The problem with your response is that you are bringing in all kinds of statements and arguments that I wasn’t purporting to defend. Most of your response doesn’t deal directly with the simple point I was trying to make, i.e.: suggesting that the designer of life was God doesn’t reduce God to a being unworthy of worship.
At the end, you mention withdrawing the charge of idolatry. If that means that you accept the argument I have laid out above, then we are in agreement: it’s not unworthy of God to suppose that God designs things. If so, that’s great!
Some arguments I would not make include:
- “XYZ is so complex that it could not possibly have evolved.”
I would instead argue:
“XYZ is so complex that it is very unlikely that it could have evolved in the manner conceived of by Darwin or the neo-Darwinians.”
And I wouldn’t bring “God” into the discussion at all.
- “disproof (evidence against) of evolution is positive evidence for design”
I would never say this, since I would never oppose “evolution” to “design” in the first place.
I would oppose “chance” to “design” and “evolution” to “special creation”. “Design” and “evolution” are not necessarily at odds, as the positions of Behe and Denton show. And even Dembski, who opposes evolution (in the sense of macroevolution), doesn’t say that common descent is incompatible with ID, as a quotation of Dembski by Jon Garvey on another thread here shows. It is unfortunate that some ID supporters continue to oppose “evolution” to “design”. In almost every case where this happens, the ID supporter in question is also a creationist, and quite often a young-earth creationist. What can I say? I’m not a creationist. I’m not in that wing of the the ID movement.
One last point. You wrote:
The antecedent of “it” is not clear. Does “it” refer to the argument for design in nature, or the argument that the designer is God? ID people claim that the first type of argument is scientific, not that the second type of argument is scientific. They are very clear that the second type of argument belongs to philosophy, religion, theology, faith, etc. Another way of putting it: according to ID, the argument to design is scientific, but the argument from design [to God] is not scientific. So I don’t see any deliberate attempt to obfuscate.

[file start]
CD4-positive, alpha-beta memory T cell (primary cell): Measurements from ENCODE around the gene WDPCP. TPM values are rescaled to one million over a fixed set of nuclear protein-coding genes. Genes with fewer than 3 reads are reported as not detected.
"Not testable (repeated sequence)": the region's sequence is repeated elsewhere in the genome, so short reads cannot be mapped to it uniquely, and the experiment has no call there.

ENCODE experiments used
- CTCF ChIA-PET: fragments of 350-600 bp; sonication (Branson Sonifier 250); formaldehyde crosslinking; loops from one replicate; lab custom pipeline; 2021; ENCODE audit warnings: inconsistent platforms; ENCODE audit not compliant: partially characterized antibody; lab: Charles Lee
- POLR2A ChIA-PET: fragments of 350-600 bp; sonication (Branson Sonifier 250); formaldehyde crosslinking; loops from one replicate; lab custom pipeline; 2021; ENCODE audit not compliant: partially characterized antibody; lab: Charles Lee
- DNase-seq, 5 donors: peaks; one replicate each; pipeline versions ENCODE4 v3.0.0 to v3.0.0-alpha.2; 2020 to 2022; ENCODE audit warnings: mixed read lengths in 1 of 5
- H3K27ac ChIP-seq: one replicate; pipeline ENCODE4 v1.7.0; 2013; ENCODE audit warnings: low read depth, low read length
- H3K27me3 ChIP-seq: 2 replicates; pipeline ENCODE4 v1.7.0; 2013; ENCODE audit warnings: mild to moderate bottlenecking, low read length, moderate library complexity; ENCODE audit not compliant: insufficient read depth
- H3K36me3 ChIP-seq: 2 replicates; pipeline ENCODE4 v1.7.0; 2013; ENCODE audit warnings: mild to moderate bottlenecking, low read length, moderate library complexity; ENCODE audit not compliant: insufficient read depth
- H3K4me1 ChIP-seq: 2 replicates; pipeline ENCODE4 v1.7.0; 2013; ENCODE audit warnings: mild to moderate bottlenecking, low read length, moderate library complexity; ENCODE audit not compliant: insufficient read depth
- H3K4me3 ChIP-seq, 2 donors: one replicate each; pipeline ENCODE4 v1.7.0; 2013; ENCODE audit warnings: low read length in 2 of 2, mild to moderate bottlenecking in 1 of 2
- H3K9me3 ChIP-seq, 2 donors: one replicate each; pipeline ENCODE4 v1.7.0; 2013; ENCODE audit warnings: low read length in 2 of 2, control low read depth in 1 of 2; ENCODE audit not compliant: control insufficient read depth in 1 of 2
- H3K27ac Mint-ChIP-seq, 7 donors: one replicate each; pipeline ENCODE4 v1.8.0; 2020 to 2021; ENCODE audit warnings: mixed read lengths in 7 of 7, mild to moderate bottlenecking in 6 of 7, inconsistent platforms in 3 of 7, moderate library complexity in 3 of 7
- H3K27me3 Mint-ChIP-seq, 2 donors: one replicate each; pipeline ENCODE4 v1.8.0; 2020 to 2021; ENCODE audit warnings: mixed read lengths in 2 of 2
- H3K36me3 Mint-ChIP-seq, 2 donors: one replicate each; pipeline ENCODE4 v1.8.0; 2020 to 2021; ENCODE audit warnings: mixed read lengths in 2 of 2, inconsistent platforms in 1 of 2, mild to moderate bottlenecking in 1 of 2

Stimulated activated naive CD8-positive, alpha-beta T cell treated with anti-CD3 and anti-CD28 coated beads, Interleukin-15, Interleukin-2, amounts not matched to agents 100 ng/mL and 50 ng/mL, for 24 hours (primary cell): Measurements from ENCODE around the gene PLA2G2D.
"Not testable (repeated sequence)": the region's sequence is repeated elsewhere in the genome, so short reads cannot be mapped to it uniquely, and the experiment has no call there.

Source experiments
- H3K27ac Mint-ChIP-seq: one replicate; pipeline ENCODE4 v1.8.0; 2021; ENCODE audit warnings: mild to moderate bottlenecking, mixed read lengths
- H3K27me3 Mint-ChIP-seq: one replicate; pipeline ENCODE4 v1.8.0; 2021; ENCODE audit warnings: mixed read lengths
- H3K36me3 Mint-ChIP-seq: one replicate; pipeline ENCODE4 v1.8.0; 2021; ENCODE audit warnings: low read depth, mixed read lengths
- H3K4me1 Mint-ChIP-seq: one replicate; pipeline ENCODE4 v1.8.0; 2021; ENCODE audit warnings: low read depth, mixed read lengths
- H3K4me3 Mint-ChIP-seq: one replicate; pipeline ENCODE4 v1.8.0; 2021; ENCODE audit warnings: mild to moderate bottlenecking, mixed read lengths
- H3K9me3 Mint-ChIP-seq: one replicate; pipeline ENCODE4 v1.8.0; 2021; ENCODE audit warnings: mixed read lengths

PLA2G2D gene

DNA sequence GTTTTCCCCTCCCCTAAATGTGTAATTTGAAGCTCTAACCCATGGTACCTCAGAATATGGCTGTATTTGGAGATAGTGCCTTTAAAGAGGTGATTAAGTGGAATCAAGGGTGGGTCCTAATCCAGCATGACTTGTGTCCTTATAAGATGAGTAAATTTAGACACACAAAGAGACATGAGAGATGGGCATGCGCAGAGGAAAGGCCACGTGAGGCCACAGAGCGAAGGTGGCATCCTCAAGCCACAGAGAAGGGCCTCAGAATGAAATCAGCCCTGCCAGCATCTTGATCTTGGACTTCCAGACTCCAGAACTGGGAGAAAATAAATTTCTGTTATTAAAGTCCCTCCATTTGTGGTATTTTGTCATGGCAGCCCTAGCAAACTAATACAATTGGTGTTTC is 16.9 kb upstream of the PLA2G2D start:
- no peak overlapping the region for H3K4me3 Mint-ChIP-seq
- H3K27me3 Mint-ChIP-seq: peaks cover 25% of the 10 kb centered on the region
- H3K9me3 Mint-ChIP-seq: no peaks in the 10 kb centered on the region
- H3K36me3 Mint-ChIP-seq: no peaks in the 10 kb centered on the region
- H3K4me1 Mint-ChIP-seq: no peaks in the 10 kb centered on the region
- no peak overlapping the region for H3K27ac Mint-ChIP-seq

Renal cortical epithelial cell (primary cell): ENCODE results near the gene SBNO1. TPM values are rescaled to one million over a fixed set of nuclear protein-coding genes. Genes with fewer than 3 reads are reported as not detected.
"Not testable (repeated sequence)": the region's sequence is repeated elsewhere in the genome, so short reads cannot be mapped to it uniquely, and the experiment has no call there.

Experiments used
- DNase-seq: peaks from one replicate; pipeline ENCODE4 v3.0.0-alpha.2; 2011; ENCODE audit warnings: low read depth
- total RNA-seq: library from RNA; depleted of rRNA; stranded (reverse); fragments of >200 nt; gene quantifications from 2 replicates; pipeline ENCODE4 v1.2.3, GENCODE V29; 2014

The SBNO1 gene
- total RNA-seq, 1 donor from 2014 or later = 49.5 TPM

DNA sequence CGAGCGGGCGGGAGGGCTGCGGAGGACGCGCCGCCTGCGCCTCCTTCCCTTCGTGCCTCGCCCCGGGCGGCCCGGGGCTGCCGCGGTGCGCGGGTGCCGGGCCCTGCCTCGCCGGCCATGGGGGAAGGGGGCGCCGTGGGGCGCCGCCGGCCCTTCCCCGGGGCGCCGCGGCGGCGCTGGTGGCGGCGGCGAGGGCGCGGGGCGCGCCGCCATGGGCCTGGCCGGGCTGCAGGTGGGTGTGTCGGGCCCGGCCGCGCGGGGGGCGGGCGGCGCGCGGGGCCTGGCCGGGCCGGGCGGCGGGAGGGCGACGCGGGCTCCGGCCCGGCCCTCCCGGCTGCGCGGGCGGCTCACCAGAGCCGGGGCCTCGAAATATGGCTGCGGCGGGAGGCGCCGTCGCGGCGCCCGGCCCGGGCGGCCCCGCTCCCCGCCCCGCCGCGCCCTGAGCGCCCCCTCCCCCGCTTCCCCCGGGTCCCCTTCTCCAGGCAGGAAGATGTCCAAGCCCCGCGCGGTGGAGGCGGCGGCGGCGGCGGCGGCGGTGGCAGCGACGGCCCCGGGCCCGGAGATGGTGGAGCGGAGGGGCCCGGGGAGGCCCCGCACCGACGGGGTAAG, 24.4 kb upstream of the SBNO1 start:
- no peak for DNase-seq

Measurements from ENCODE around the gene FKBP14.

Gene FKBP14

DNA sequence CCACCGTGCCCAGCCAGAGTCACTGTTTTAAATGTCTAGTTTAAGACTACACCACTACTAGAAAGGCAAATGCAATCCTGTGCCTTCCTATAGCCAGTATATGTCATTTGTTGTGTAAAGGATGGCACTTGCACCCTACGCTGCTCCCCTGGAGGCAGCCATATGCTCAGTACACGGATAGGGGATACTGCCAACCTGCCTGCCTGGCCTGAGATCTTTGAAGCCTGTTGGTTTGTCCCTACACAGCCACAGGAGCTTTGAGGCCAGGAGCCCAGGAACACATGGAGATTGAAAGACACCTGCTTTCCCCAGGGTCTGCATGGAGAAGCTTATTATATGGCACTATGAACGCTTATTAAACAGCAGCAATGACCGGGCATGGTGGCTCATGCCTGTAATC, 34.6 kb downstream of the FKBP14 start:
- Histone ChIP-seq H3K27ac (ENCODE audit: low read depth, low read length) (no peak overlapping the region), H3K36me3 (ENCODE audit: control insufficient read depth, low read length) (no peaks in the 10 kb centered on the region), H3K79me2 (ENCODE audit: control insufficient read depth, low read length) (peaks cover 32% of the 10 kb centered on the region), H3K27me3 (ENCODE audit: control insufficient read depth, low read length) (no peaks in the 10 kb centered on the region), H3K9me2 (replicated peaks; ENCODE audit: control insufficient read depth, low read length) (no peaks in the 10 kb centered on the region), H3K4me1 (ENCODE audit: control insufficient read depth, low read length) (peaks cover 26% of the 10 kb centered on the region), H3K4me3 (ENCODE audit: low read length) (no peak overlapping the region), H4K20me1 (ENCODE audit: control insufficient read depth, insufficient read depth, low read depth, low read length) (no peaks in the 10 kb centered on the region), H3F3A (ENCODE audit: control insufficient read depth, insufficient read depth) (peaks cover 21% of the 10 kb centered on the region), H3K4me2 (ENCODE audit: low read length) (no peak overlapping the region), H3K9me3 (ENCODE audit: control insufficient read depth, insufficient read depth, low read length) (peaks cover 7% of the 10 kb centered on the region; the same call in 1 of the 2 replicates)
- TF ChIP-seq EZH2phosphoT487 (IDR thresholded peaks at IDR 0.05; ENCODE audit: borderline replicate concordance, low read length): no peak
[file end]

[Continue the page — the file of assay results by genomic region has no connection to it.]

Of course, I am speaking of how ID proponents argue when they are consistent with their own definitions and stated principles. It is unfortunately the case, especially in debates on blog sites but also in churches, in popular books by Christian apologists, etc., that some ID proponents (or people who claim to speak for ID, but may not understand it very well) are not very consistent about definitions and principles, and I think that is the sort of argument you are running into, and protesting against. Well, I too am against lack of clarity, inconsistent application of principles, etc. It’s too bad there is no “ID exam” that people have to pass before they are allowed to speak for ID in public; an exam which required the examinee to show knowledge of official Discovery statements and the main writings of the ID leaders would get rid of a lot of the confusion. But the nature of internet discussion (and popular discussion generally) is such that, in the absence of such an exam, your are going to get a lot of sloppy arguing done in the name of ID.